The procession of La Beata in Valldemossa. | P. BOTA

Certain towns and villages have fiesta celebrations that are unique to them or almost unique. Valldemossa comes under the latter. The triumphal carriage for La Beata would be Valldemossa’s and Valldemossa’s alone if Palma hadn’t decided to have one as well. Palma’s carriage isn’t rolled out until October, however. On Sunday, the more famed of the carriages will have the spotlight all to itself.

The celebrations for La Beata, Santa Catalina Thomàs, are not marked by a great deal of logic when it comes to when they are held. The saint’s feast day, strictly speaking and according to the “Martyrologium Romanum” book of Roman Catholic saints’ dates, is the fifth of April. She died in Palma on that day in 1574, yet fiestas for her there are none. Not then, anyway. How about her birthdate? That’s not much help either: the first of May. Beatification? Third of August. Canonisation? June the twenty-second. Of all these dates, that for the beatification comes the closest, but this still fails to explain why Valldemossa plumped for a day towards the end of July. And it certainly gives no clue as to why Santa Margalida has its La Beata procession (without a triumphal carriage) at the start of September or indeed why Palma chose the third Saturday in October. Little rhyme or reason.

La Beata’s triumphal carriage in Valldemossa is one of Majorca’s most important fiesta celebrations because the saint was herself Majorcan; she was born in Valldemossa. Until recently, she was the only homegrown saint; Petra’s Juniper Serra has now joined the canonised ranks. The uniqueness of the carriage occasion - or near uniqueness - has further guaranteed this position of importance.

Two days before La Beata, there is a fiesta celebration which is similarly revered and is unquestionably unique. Alcudia doesn’t have one of its own to honour; instead it long ago reached out to the very heights of Christianity - Christ himself. The Sant Crist Triennial doesn’t perhaps merit being referred to as a fiesta, given that the word does imply a bit of a party. The solemn procession for Sant Crist is definitely no party. It is gruelling, especially for those in bare feet.

The Triennial marks what is said to be Majorca’s most famous miracle. It outdoes Sebastian and ridding Palma of the plague or Sant Roc and his plague-eliminating feats, and this is because there were two miracles. The second was the rain that followed the first - the image of Christ oozing blood and water.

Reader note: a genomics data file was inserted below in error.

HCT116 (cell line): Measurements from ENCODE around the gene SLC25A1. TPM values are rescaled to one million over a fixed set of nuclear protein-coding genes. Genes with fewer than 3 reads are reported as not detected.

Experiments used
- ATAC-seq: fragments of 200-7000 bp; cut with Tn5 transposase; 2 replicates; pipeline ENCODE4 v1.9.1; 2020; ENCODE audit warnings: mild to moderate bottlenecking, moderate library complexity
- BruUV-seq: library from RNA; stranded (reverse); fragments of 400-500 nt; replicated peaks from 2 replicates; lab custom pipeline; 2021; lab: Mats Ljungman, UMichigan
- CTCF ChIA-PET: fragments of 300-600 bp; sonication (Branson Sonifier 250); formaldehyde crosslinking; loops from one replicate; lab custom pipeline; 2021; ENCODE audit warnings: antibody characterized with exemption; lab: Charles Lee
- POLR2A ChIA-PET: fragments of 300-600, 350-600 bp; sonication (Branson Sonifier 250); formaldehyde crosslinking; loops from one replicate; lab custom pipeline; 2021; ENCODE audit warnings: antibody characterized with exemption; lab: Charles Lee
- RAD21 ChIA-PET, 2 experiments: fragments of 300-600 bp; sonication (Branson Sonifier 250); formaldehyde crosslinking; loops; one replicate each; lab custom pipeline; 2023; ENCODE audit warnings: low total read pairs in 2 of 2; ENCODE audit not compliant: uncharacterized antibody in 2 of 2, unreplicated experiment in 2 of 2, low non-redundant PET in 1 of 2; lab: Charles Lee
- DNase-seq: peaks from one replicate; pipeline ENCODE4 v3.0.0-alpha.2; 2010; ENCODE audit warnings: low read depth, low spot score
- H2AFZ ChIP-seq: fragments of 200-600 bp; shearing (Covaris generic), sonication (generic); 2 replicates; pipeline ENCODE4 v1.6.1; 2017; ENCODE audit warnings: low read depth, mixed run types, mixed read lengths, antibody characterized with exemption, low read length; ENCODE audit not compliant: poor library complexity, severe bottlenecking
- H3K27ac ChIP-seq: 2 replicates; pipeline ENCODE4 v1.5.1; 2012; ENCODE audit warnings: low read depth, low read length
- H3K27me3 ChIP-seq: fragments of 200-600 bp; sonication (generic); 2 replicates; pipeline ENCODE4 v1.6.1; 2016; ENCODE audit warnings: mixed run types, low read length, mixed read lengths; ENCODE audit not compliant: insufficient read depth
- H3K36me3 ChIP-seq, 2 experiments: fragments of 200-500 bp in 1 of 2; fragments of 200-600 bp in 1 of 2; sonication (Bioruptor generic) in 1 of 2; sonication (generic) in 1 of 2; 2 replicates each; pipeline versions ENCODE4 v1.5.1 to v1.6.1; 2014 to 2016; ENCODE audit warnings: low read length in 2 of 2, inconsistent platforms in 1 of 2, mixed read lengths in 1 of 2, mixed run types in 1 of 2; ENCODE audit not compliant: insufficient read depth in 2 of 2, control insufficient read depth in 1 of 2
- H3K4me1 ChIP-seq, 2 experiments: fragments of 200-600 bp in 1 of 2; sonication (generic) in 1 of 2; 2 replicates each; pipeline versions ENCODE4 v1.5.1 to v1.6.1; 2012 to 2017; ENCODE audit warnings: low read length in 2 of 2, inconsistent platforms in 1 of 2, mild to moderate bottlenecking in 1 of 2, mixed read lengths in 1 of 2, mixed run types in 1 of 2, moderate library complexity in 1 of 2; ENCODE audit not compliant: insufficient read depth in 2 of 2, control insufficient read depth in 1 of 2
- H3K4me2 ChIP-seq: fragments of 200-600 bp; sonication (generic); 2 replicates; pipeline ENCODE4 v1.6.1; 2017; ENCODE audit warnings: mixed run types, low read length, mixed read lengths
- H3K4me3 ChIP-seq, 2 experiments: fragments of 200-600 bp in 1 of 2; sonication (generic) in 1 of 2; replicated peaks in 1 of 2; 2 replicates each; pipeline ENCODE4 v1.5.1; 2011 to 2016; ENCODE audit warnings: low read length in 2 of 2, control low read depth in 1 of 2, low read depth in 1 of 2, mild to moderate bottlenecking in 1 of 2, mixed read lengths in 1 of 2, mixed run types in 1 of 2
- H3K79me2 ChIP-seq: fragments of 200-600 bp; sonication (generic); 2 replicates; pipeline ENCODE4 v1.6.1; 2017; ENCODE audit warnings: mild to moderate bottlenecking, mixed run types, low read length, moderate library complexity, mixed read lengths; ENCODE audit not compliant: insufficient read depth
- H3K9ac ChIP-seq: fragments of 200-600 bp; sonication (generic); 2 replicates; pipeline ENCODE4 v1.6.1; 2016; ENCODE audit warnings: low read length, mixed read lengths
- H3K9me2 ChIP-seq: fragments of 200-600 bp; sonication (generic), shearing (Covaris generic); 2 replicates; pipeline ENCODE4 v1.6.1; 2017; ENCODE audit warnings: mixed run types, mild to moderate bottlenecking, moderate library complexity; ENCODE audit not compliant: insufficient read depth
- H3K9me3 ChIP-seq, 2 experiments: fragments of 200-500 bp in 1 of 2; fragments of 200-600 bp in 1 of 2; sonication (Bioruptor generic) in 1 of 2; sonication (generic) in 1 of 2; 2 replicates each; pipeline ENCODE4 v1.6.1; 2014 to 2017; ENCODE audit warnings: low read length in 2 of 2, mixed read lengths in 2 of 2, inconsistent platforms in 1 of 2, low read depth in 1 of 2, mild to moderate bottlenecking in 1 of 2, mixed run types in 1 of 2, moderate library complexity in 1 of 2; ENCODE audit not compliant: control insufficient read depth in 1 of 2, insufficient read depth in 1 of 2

The Majorca of 1507 was no island paradise. Quite the contrary. If famine, drought, pestilence and disease weren’t bad enough, there was also the general lawlessness. It did, therefore, require a miracle to survive, and the villagers of Alcudia had been badly affected by a winter drought. On February 24, there was to be a procession and a pleading to Christ. Worthy and respected men accompanied that procession. They were to testify to the miracle of the image of Christ. Within little time, the clouds gathered. The rain came. The harvest was good. The villagers survived.

But, you may wonder, why is the Triennial taking place this Friday, around five months after it should do? Rather like La Beata and her dates, there isn’t much logic to it. The answer lies with a decision taken in 1697. A Sant Crist commission, of which the canon of Palma Cathedral was a member, among others, determined that Sant Crist should be moved from February to July 28, only to then have a rethink and decide on the 26th.

Moreover, it wouldn’t be every year, it would be every three years. The 26th was the feast day for Santa Anna, Christ’s grandmother, and the day after Sant Jaume, Alcudia’s patron saint.

A reason for every three years was that the commission decided it cost too much, what with Sant Jaume being at the same time. A second reason was to try and ensure that the celebration remained special and wasn’t simply an excuse for extending the revelry for Sant Jaume.

A cost element had to do with all the pilgrims who were turning up. The 1507 miracle did naturally attract attention, once news spread, though the first documented pilgrimage to the image of Sant Crist wasn’t until 1556. The infirm from across the island went to Alcudia to pray and beg Christ for a miracle. The final pilgrimage from outside Alcudia was in 1902. The poet and priest Miquel Costa i Llobera organised one from Pollensa.

The triumphal carriage and the Triennial. The dates don’t seem to make a lot of sense, but for very specific Majorcan reasons they make complete sense.